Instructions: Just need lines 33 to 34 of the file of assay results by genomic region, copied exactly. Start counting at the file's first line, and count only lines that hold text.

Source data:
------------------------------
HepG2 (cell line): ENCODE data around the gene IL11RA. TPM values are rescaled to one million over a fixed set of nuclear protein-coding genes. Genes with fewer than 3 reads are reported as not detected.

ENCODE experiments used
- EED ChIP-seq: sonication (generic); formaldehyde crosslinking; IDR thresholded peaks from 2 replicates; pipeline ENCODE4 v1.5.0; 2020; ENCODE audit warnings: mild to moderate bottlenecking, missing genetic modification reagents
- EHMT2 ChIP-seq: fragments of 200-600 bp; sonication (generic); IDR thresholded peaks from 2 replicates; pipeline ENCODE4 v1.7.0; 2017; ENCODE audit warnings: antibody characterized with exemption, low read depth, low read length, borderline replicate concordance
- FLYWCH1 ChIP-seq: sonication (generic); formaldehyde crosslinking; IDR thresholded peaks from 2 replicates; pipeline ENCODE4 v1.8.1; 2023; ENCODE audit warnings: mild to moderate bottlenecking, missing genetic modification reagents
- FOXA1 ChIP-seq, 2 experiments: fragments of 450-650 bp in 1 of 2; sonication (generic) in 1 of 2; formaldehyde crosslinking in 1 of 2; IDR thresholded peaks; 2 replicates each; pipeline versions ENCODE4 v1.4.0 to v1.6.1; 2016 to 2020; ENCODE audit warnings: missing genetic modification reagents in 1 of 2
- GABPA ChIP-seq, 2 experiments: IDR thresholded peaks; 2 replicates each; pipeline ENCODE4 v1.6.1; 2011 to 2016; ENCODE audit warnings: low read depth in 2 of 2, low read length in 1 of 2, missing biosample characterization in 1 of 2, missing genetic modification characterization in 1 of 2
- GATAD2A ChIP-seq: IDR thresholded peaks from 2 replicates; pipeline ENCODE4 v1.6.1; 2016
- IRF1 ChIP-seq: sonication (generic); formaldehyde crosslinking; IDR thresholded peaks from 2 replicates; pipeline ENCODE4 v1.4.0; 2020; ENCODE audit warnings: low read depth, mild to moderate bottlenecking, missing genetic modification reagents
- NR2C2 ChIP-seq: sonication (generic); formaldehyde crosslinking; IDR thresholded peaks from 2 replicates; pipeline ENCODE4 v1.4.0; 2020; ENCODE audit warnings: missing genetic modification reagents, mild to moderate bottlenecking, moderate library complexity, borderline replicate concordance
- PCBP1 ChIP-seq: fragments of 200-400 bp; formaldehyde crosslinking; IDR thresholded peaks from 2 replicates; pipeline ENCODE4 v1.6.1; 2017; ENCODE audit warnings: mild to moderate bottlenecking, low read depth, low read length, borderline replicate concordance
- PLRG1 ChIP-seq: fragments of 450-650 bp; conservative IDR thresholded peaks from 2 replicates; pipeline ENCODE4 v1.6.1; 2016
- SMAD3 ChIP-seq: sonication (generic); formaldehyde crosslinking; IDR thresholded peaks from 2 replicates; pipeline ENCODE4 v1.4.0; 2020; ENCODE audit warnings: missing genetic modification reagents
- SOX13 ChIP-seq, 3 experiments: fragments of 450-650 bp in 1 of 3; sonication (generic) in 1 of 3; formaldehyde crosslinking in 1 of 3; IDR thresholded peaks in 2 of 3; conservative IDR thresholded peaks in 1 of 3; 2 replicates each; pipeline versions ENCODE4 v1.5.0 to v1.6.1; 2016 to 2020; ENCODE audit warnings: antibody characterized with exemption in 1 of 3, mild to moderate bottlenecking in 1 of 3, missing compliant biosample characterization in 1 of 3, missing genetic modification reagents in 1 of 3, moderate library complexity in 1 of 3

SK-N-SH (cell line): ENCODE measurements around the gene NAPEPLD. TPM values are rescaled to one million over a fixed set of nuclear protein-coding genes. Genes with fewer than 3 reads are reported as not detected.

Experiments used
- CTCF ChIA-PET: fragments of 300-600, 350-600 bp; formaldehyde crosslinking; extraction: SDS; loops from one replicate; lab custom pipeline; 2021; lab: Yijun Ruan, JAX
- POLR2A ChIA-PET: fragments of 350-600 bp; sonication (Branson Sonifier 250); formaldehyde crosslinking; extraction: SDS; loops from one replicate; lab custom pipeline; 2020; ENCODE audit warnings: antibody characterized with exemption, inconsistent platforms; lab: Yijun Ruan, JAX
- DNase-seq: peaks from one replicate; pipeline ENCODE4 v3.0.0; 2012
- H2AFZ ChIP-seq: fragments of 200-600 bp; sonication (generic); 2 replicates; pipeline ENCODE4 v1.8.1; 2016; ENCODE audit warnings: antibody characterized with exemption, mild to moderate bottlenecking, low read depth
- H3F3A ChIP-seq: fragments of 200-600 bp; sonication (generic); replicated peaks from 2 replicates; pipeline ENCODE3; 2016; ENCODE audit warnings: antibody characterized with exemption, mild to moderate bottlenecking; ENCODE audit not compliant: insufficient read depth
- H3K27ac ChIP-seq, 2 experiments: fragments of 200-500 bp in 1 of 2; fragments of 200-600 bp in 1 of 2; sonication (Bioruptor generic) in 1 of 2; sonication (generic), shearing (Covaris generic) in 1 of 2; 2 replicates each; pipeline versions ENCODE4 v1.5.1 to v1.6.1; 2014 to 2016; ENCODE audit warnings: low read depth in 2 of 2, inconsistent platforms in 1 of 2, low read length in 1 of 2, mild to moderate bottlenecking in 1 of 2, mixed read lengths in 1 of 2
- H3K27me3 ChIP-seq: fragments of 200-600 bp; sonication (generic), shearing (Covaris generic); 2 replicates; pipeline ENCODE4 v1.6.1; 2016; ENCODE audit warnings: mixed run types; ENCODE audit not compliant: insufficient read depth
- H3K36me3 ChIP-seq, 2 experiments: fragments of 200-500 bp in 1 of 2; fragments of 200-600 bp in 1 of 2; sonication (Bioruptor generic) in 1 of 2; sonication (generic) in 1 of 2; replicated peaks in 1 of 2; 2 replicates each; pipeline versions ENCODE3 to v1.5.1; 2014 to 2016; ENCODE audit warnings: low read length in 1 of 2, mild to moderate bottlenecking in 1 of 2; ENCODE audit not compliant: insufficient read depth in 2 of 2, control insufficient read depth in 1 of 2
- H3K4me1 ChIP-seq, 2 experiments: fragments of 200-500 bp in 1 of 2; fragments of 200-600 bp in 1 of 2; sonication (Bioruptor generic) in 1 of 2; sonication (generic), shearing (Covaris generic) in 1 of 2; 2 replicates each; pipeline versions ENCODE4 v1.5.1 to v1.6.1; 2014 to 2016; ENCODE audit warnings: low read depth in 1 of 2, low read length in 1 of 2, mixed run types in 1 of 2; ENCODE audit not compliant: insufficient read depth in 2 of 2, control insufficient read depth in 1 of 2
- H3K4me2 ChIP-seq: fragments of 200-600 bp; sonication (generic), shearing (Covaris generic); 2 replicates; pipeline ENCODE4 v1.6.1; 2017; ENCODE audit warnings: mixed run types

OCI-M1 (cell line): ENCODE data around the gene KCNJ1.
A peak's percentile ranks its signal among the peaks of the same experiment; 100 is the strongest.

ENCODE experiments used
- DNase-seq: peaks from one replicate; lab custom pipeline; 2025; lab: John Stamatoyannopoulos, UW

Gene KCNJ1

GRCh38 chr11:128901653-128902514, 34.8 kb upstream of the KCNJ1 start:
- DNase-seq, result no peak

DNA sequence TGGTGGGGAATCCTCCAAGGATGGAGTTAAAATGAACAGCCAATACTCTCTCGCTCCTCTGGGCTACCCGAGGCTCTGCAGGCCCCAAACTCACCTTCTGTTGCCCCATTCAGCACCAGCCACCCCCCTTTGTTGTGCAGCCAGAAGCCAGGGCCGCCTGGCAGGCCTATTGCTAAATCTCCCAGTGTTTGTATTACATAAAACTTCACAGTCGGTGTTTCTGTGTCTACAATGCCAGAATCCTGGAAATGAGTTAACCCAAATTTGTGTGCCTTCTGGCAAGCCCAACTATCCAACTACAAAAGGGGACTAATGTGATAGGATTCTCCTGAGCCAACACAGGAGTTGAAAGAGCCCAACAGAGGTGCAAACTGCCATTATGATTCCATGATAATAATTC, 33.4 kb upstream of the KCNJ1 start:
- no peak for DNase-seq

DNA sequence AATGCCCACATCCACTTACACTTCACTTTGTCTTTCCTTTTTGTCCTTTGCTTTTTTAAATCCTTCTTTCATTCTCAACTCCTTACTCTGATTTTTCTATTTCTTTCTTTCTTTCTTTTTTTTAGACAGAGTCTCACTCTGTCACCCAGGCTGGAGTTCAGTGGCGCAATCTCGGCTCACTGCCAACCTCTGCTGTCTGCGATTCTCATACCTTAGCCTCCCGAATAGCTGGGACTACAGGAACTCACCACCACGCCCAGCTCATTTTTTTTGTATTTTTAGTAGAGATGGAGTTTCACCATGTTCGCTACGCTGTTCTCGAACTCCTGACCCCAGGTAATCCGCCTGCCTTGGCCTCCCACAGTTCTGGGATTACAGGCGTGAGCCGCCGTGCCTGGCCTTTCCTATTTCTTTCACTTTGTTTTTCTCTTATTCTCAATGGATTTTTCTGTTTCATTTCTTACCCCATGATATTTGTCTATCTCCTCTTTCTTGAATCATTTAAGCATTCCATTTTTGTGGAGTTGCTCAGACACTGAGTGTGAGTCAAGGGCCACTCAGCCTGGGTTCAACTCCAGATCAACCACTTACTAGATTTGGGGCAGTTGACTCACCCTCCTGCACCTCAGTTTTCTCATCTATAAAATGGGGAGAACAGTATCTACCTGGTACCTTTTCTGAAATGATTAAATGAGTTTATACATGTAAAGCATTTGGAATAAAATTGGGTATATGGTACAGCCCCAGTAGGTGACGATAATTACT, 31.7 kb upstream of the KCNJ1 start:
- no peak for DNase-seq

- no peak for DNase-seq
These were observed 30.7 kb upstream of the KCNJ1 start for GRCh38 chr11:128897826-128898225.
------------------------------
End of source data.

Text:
- DNase-seq, result no peak

DNA sequence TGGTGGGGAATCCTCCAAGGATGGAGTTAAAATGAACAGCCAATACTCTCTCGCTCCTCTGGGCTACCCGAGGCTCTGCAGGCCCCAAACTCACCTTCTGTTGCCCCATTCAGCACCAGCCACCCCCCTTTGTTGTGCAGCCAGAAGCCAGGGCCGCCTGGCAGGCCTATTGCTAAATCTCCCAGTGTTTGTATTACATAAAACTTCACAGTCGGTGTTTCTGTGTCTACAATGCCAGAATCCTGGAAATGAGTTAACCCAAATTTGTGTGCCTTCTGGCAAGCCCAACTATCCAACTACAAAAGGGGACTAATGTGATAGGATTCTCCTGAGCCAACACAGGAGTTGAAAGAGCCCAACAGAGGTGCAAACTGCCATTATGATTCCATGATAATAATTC, 33.4 kb upstream of the KCNJ1 start: